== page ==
"Frown, sirs; fret, foam, prepare your weapons, threaten, strike, shoot, stab, bring on civil war; dissolve the Union. You can neither foil nor intimidate us; we have determined to abolish slavery, and, so help us God, abolish it we will! Compensation to slave-owners for negroes! Preposterous idea; the suggestion is criminal, the demand unjust, wicked, damnable, monstrous. Shall we fee the curs of slavery to make them rich at our expense?"


Such is the language used. That is not what I want."

Bookseller "Then what do you want? Ah! I have it, 'The Fool's Errand' will suit you."

Visitor--"No; I have read that, too. That is worse than the others, because it is written by a 'carpet-bagger' who settled in the South after the war to make all he could for himself out of the woes


   page VI  
of an impoverished and disheartened people. What I want to find is a book which will show the South as it was and is--the domestic life and customs of the people, both white and black, both slave and free--a book written to give the true history of that remarkable struggle, which so puzzled foreigners, without pandering to Northern or Southern prejudices."


Bookseller--"There is no such book printed, and, in my judgment, there will never be. You may as well give up the search."

Visitor (sotto voce)--"We will see. Such a book is needed, and I will write it."

And thus this unpretentious book has been written that the reader may appreciate the motives which actuated the Southern States in seceding from the Union.

In the light of experience, sufficient time has already passed to justify the assertion that the great Republic has been purified in the fiery crucible of war.

It is also evident that the Southern States, in the next half century, will have advanced far more in all the arts, sciences and appliances of civilization without slavery than with it. But one can read all the histories from Northern sources that have been written, and in none of them will be found the unprejudiced, truthful description of the motives, sacrifices, triumphs and losses of the Southern people during the four years of war between the States. To give a faithful picture of life as it was under the régime of slavery, "with malice to none and charity for all," the author submits this simple story to the public.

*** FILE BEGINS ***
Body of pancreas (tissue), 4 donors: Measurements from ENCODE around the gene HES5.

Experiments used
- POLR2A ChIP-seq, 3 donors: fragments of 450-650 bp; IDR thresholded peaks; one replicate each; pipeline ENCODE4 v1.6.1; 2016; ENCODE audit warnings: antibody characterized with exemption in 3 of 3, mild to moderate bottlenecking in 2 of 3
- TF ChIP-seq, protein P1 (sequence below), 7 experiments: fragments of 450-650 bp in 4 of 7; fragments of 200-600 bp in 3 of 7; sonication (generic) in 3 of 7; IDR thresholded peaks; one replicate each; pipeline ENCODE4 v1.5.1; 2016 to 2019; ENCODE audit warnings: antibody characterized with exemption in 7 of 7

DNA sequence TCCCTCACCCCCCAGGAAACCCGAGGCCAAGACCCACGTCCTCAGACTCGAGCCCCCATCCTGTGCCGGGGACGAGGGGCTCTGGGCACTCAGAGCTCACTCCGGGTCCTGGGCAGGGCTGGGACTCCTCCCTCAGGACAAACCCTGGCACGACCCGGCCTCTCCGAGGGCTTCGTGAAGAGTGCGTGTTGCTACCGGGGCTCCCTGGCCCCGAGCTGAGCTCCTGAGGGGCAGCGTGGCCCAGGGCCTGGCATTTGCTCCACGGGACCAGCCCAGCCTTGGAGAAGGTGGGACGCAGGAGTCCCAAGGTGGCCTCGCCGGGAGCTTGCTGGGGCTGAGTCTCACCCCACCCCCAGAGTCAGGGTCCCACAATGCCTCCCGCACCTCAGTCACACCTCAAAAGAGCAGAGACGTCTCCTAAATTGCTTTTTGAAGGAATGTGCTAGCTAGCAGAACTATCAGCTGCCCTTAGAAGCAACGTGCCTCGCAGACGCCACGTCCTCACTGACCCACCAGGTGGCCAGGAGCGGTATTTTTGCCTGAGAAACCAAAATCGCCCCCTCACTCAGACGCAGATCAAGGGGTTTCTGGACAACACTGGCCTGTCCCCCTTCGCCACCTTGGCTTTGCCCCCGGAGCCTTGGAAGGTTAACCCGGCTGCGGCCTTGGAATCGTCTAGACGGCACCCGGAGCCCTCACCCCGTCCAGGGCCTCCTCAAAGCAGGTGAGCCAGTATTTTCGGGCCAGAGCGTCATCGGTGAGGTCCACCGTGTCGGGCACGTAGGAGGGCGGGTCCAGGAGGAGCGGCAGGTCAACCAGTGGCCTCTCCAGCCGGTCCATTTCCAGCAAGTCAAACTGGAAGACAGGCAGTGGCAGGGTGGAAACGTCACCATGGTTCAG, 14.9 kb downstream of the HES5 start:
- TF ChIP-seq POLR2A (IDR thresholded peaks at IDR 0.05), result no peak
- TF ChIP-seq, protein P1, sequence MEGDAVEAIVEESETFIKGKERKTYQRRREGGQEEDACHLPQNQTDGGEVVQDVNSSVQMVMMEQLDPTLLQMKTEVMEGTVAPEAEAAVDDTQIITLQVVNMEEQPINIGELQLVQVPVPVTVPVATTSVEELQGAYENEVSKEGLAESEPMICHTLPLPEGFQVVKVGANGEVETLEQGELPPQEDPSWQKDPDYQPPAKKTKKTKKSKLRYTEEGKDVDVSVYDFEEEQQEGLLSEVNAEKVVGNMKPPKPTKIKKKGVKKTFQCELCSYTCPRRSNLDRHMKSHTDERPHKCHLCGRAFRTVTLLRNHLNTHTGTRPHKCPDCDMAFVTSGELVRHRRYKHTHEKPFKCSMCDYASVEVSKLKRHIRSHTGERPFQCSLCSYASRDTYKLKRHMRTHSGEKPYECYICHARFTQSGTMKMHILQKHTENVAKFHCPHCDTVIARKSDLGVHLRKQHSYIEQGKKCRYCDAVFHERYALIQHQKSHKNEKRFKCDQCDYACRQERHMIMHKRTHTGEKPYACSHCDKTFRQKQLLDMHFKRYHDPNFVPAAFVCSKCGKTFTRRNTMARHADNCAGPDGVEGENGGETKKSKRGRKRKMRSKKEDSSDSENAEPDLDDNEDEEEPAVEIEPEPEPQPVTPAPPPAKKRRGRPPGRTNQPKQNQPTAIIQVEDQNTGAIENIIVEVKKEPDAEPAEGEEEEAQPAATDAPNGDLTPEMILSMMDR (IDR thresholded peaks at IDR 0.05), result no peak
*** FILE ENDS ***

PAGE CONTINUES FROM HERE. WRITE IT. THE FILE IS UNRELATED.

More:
page   VII     


Chapter I. Dixie 1
Chapter II. The Tournament 12
Chapter III. Au Clair de Lune 19
Chapter IV. The Tramontane Order 30
Chapter V. For the Collegian 36
Chapter VI. The Stars and Bars 40
Chapter VII. At Intervale 51
Chapter VIII. The Capital 58
Chapter IX. Concerning the Mound Builders 68
Chapter X. Old Zeke 85
Chapter XI. Mr. Wellington Napoleon Potts 89
Chapter XII. On Kennesaw 115
Chapter XIII. The Slave Mart 130
Chapter XIV. The Two Democracies 145
Chapter XV. In Confederate Days 159
Chapter XVI. Fuchsias and Geraniums 173
Chapter XVII. Taking the Veil 181
Chapter XVIII.   188
Chapter XIX. Uncle Barney 199
Chapter XX. Truly Loyal 216
Chapter XXI. Reminiscences, The March to the Sea 236
Chapter XXII. The March to the Sea 249
Chapter XXIII. The Bivouac of the Dead 254
Chapter XXIV. L'Arcobaleno 264
Chapter XXV. At Chestatee 279
Chapter XXVI. A Governess 287
   page VIII    
Chapter XXVII. The Torch Bearers 299
Chapter XXVIII. God's Acre 308
Chapter XXIX. My Son Emile 316
Chapter XXX. The Ku-Klux Klan 332
Chapter XXXI. Hallback 348
Chapter XXXII. From "The Newspaper" 360
Chapter XXXIII. The Arrest 367
Chapter XXXIV. The Carnival 376
Chapter XXXV. "Noblesse Oblige" 384
Chapter XXXVI. An American Sovereign 394
Chapter XXXVII. Nostalgia 414
Chapter XXXVIII. The Convict 443
Chapter XXXIX. Ca Ira 453
Chapter XL. At the Library 468
Chapter XLI. At Thronateeska 479
Chapter XLII. Arlington 491
Chapter XLIII. Our Brother in Black 504